The worldwide fintech sector saw a massive growth in recent years, and the expansion is far from over, according to a newly-published report by the London Stock Exchange Group along with TheCityUK.
The report named “Finance for Fintech” explores the scale, ambitions, and barriers to international growth faced by global fintech companies.
According to the study, which includes interviews over 400 fintech companies across Australia, Germany, Hong Kong, Israel, Singapore, Turkey, the UK, and the USA, cross-border expansion is a key growth factor, with 72 percent of the participating companies planning to expand their businesses into new countries.
The US (33 percent), China (30 percent) and the UK (24 percent) are the top three markets for businesses looking to expand internationally, according to the report.
“The cross-border ambitions of innovative fintechs are transforming the global financial services sector,” Dr. Robert Barnes, Global Head of Primary Markets and CEO of Turquoise and London Stock Exchange Group, commented. “But in order to thrive, these innovators need access to long term growth capital and a supportive global regulatory environment. The UK offers both. Today’s report shows that the UK is one of the top three global markets for fintechs considering raising finance and expanding internationally. UK-based fintechs overwhelmingly see the process of raising public market funding as most straightforward compared to peers.”
“Sitting at the heart of UK’s financial ecosystem, London Stock Exchange Group is the natural funding partner to a sector that is reshaping the global financial services landscape. We are proud to support these businesses throughout their growth journeys, offering them access to deep liquid pools of international investor capital for the long-term,” he added.
The goals of fintech firms are also worth noting as over the next three years, they are aiming to achieve an average revenue growth of 80 percent. This number jumps to 320 percent for companies with series D funding or higher.
What Lies Ahead for a British Fintech Industry Outside the EUGo to article >>
However, many firms are skeptical about the existing markets and technologies as 73 percent of the participating firms believe that they need to move into or even develop new market sectors to fulfill their ambition for growth. A similar number of firms believe that they will need to develop new technology to drive at least part of their expected growth.
To a major chunk of the fintech firms, raising capital is the top priority before R&D, international expansion or sales and marketing. However, 85 percent of the surveyed firms are likely to raise funds on the public market via equity and debt instruments within next three years. New York remains at the apex of equity and debt issuing markets followed by London and Hong Kong.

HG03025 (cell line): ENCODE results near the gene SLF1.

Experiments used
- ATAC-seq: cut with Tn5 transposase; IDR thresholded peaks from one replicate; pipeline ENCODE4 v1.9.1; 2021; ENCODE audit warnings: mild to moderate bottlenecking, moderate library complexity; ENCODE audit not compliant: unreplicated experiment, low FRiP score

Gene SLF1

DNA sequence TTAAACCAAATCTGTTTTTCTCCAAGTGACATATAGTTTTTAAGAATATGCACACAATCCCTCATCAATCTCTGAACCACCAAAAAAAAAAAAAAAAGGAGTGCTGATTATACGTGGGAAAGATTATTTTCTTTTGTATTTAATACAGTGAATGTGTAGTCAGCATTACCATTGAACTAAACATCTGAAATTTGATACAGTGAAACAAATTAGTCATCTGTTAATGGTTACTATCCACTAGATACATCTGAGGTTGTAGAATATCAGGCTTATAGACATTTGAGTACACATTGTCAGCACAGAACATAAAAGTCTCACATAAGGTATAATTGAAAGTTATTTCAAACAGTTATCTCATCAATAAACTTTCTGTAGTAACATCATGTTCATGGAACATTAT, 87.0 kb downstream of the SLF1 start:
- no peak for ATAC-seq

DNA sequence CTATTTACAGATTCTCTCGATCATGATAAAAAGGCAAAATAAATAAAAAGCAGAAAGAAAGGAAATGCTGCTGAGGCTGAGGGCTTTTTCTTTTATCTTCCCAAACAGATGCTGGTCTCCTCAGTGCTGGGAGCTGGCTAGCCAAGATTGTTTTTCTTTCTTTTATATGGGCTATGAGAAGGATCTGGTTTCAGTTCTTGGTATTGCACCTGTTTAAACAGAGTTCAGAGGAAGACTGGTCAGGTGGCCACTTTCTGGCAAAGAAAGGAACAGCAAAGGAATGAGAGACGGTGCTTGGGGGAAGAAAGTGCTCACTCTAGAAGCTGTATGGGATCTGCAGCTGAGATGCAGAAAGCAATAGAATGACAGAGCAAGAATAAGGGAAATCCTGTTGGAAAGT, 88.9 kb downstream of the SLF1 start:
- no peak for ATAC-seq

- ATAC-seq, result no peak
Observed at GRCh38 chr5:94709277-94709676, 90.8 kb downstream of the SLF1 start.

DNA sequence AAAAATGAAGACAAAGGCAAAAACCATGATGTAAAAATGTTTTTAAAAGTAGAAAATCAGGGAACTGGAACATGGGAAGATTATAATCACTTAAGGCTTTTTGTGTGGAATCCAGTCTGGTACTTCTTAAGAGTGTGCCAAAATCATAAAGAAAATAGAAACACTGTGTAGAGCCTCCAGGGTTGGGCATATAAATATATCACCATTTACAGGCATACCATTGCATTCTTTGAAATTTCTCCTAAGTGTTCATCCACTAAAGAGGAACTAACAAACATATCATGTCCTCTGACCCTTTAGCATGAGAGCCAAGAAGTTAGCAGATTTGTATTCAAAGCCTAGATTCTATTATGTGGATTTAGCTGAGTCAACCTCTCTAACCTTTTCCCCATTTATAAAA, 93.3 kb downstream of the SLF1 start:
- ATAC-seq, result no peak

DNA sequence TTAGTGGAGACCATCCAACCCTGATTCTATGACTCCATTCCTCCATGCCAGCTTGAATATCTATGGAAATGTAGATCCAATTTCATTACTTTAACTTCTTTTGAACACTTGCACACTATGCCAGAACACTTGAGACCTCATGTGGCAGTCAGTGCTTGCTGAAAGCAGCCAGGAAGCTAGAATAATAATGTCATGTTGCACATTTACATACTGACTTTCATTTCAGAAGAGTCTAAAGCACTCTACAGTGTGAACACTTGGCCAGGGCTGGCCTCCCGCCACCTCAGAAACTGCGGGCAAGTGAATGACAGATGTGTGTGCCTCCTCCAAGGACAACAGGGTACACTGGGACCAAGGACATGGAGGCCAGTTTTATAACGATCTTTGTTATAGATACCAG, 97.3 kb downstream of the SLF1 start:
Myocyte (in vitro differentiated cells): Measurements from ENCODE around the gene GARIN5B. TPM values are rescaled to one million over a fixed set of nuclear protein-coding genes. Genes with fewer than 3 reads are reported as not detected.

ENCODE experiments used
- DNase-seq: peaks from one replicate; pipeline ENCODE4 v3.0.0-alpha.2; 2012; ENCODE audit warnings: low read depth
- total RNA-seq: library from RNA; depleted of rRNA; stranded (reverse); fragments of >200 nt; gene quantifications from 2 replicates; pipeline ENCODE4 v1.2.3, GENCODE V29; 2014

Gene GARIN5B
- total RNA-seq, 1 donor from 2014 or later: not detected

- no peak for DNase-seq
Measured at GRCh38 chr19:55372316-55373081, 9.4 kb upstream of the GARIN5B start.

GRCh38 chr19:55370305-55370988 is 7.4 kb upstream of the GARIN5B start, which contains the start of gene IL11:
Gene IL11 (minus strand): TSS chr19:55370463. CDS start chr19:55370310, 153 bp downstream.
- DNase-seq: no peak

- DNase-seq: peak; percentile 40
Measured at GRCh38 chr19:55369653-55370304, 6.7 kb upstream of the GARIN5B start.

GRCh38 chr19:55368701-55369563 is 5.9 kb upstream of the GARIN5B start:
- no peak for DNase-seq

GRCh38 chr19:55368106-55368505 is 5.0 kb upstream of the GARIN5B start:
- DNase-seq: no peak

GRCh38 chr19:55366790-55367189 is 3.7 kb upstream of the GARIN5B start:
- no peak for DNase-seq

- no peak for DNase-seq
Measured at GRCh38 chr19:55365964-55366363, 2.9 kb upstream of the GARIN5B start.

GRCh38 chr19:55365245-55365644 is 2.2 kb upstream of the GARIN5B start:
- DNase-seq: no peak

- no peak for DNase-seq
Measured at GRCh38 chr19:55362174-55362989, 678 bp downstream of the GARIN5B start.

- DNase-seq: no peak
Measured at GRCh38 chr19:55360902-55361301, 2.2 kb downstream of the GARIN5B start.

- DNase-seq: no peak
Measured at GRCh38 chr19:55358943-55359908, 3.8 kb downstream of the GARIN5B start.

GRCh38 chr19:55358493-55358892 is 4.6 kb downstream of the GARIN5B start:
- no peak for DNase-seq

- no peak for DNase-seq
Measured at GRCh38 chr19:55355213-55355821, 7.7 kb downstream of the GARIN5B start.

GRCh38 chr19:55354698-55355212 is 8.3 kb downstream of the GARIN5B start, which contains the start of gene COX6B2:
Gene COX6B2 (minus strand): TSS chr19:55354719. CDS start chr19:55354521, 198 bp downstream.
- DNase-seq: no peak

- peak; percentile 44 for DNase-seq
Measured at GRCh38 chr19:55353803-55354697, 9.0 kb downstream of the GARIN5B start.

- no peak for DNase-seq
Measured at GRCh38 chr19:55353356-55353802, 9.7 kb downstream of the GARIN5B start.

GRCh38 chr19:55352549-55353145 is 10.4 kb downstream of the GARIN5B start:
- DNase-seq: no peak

Dominance of the UK
The scene on the UK market for fintech firms is very bullish as they are looking to achieve 88 percent growth in the next three years – an individual average higher than the average of the eight surveyed countries combined. Moreover, 43 percent of UK-based firms consider the US as their priority market compared to 35 percent of US-based firms, which identifies the UK as their primary international market.
TheCityUK’s COO Marcus Scott said: “The UK has positioned itself at the forefront of the fintech revolution. Its success is underpinned by the strength and heritage of the UK’s world-leading financial and related professional services ecosystem, helping to make Britain one of the best places in the world to start, grow and scale a fintech company. However, global competition is fierce and it is incumbent on industry, government and regulators to remain agile and work collaboratively to ensure the UK maintains this leadership position into the future.”
However, there are many barriers in the way of the growth trajectory of these fintech firms. One of the primary barrier is competition, a sentiment to which 43 percent of surveyed firms agree. Economic confidence is another major resistance to these firms. Moreover, government-controlled factors also play their role as 66 percent of the firms consider at least one such factors including regulation, access to skilled staff, and costs to business as a barrier to growth.
John Glen, Economic Secretary to the Treasury and City Minister, commented: “Our fintech sector contributes £6.6 billion to the UK economy each year, and employs over 60,000 people across 1,600 companies. As this report shows, we’re a global leader in fintech not by accident, but by design – our outstanding expertise, robust regulation and fair taxation gives us an edge above the rest, and we’re committed to ensuring that it stays this way.”
eToro’s CEO Yuni Assia said: “The acceleration in user growth has been led by increased customer awareness and demand. That demand has been powered particularly by Generation Y waking up to investing in general and in asset classes that interest them – namely cryptocurrencies and stocks. But we have 18 to 80-year-olds on our platform. We don’t compete directly with traditional investment managers – their customers have different demographics.”